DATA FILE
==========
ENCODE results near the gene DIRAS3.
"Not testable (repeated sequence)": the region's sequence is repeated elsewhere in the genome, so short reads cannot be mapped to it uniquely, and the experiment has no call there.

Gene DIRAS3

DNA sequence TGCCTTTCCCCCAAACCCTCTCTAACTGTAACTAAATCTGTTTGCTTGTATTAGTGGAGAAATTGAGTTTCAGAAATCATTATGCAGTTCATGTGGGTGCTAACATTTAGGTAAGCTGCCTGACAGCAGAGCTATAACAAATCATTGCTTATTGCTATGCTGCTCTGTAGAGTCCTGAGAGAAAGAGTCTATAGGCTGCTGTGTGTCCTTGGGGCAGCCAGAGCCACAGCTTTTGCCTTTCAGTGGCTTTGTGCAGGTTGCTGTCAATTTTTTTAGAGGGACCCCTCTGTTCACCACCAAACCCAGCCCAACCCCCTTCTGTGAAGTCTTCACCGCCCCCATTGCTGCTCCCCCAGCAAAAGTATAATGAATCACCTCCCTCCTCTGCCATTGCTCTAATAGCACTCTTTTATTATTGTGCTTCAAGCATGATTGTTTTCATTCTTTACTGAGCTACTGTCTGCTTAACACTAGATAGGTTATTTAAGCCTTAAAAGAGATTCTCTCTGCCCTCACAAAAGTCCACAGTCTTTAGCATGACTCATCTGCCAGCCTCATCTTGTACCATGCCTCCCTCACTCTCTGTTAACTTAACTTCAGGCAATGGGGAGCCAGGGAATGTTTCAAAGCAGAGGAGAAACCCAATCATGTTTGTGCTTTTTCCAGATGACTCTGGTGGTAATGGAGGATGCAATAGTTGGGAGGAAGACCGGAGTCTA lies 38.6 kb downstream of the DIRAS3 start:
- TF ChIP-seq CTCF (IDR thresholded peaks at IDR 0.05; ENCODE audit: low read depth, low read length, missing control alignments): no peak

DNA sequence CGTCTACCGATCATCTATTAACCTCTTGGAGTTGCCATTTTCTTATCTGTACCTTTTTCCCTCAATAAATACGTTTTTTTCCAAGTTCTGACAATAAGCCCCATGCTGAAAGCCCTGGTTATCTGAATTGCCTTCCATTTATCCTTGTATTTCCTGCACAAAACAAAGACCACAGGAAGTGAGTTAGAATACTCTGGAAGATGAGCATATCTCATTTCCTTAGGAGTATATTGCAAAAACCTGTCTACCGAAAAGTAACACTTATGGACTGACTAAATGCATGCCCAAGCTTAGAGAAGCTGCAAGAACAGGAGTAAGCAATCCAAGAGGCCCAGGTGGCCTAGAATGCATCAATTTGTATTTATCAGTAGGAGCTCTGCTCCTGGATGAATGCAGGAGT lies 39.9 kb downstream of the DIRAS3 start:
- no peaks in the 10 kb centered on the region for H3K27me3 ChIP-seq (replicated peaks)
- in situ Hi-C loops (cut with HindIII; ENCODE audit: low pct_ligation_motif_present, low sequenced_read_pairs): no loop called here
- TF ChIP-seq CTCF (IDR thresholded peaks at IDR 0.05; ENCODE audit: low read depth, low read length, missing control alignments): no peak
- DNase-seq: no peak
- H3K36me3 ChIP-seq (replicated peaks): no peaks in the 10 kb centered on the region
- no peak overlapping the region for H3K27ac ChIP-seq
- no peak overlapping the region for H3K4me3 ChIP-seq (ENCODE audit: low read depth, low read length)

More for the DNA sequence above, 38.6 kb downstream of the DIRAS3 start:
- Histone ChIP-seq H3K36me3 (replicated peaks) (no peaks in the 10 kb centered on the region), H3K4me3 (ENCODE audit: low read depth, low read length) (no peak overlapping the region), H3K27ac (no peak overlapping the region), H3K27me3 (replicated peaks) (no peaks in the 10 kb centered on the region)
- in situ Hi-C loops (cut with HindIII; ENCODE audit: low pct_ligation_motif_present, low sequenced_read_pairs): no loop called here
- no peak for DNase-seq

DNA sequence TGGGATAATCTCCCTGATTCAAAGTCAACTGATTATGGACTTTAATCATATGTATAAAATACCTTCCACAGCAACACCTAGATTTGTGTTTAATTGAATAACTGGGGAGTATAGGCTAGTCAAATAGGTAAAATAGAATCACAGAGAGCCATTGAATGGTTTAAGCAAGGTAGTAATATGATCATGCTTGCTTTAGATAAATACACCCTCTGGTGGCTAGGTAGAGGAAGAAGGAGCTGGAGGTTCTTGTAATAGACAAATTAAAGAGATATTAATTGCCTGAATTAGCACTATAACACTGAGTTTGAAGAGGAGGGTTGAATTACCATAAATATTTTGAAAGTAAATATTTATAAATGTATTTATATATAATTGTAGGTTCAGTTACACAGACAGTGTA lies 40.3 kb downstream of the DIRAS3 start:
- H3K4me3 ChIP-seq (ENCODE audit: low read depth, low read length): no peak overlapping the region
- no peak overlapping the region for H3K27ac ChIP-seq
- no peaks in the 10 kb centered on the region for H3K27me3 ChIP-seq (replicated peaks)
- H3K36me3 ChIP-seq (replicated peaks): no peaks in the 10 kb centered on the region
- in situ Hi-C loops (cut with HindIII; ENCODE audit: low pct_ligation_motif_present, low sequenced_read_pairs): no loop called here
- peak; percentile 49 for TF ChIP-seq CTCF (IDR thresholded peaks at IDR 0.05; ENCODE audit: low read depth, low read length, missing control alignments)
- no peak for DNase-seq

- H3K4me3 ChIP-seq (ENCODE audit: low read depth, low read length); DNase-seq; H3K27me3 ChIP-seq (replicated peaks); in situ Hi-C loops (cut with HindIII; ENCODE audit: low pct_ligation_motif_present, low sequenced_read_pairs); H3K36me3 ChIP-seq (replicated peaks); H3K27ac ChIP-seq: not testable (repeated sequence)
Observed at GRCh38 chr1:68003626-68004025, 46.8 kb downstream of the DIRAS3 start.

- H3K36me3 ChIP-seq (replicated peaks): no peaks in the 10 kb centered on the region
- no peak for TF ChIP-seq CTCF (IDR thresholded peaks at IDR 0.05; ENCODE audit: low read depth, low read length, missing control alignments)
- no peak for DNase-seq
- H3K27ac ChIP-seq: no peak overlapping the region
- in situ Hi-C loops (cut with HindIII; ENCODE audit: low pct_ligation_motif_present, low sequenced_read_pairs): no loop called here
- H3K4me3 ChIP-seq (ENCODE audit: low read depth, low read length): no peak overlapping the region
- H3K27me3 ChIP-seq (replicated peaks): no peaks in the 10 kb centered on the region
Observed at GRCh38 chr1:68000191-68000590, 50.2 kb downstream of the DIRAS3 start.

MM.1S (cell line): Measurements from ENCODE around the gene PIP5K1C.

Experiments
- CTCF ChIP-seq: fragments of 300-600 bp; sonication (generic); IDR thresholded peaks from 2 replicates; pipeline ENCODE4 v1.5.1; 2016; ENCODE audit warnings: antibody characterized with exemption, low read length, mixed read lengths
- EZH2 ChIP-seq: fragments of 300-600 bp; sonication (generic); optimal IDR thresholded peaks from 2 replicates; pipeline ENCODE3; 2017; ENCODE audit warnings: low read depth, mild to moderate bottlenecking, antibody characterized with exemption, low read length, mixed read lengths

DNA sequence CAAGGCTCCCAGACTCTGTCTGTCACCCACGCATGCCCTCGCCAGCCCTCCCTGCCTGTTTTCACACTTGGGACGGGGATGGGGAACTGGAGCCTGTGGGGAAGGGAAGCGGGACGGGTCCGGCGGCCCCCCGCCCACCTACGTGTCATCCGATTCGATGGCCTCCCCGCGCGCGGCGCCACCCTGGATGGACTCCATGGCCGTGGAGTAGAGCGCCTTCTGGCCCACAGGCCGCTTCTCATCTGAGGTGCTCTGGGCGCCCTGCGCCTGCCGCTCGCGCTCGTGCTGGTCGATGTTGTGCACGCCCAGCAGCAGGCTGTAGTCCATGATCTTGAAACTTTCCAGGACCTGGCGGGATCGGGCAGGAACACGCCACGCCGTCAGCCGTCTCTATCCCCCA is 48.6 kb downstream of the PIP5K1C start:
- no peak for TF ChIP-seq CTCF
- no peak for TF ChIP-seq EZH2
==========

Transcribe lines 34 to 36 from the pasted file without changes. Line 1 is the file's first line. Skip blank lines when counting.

- H3K27me3 ChIP-seq (replicated peaks): no peaks in the 10 kb centered on the region
Observed at GRCh38 chr1:68000191-68000590, 50.2 kb downstream of the DIRAS3 start.

MM.1S (cell line): Measurements from ENCODE around the gene PIP5K1C.